The 2026 men’s World Cup in North America will now feature 12 groups of four teams instead of the initial 8 groups of four teams, according to the world governing body of football, FIFA, which made the announcement on March 14th.
48 teams will compete in the upcoming World Cup in the United States, Canada, and Mexico, a significant increase from the 32 teams who competed in the competition in Qatar last year.
“The revised format mitigates the risk of collusion and ensures that all the teams play a minimum of three matches, while providing balanced rest time between competing teams,” FIFA said on its website.
It means that there will be 104 matches, a huge rise compared to the 64 games played in the 2022 tournament and an increase even on the original plan that the 2026 World Cup would feature 80 matches.
FIFA’s initial plan for 2026 was for 16 groups of three teams, from which the top two countries would advance to the last 32.
The new decided format means the top two in each group will go through to the knockout round along with the eight best third-placed sides.
As a result, the finalists, and the teams finishing third and fourth, will play a total of eight games instead of the current seven.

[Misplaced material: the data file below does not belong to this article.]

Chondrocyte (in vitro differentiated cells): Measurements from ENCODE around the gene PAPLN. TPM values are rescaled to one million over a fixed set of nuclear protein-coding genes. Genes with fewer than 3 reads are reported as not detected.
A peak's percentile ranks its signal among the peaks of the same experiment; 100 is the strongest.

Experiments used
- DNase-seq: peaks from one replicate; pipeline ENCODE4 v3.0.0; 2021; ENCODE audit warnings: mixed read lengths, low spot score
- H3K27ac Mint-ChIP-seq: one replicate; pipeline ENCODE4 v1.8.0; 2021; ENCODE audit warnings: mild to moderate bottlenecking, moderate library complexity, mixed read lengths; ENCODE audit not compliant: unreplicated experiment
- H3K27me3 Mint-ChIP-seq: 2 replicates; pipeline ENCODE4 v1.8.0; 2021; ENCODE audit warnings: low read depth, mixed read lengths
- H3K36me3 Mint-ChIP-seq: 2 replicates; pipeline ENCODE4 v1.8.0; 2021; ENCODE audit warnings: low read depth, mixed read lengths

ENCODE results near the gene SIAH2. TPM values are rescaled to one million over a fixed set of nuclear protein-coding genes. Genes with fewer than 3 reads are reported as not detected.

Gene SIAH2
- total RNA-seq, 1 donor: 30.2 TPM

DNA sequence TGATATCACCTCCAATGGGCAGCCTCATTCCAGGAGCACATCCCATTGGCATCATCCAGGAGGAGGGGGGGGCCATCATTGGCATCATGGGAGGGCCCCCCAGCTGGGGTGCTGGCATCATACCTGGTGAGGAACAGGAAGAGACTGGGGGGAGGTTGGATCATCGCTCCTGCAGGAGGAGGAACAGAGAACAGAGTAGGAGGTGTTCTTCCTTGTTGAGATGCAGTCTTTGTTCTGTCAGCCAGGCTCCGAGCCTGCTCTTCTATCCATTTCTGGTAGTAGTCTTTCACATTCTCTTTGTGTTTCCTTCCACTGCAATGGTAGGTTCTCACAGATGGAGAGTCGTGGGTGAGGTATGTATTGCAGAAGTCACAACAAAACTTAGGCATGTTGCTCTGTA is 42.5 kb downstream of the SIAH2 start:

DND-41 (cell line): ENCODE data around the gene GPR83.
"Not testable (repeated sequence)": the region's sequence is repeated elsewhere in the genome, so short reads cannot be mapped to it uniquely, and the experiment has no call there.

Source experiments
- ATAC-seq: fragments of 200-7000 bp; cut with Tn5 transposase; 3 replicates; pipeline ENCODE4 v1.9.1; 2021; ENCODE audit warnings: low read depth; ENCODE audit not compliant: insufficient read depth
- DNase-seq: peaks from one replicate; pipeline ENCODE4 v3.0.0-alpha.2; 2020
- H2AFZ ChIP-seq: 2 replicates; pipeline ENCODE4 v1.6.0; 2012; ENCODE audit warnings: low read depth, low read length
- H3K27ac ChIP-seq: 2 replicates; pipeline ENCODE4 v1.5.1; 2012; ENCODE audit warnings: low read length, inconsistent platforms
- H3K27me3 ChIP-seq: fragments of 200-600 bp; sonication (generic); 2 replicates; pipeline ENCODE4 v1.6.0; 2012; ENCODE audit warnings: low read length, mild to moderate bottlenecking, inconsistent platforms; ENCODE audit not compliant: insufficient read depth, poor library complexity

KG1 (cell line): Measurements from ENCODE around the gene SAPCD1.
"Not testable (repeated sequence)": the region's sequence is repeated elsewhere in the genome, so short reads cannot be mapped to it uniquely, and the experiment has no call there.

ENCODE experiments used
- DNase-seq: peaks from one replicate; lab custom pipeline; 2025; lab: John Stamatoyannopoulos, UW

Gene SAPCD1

The decision comes after an entertaining group stage at Qatar 2022 convinced FIFA that a rethink to its original 2026 blueprint was needed.
Tuesday’s decision was announced following a FIFA Council meeting in the Rwandan capital Kigali, at which it confirmed the next men’s World Cup final will be played on Sunday, July 19, 2026.
FIFA said that the total number of days between when clubs must stop playing and release players for international duty, and the final, would be 56, identical to the previous three tournaments.
Nevertheless the World Cup itself may be played over a longer period, after Qatar 2022 was held over just 29 days.
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Expanding the World Cup had been a priority for Infantino following his election in 2016, when he took over from Sepp Blatter at the head of world football.
The number of venues for the 2026 finals will double, from eight stadiums in Qatar last year to 16.
Eleven venues will be in the USA, with three in Mexico and two in Canada.
FIFA also projected a huge increase in revenues in the four-year cycle leading up to 2026, up to $11 billion from $7.5 billion in the four years up to 2022.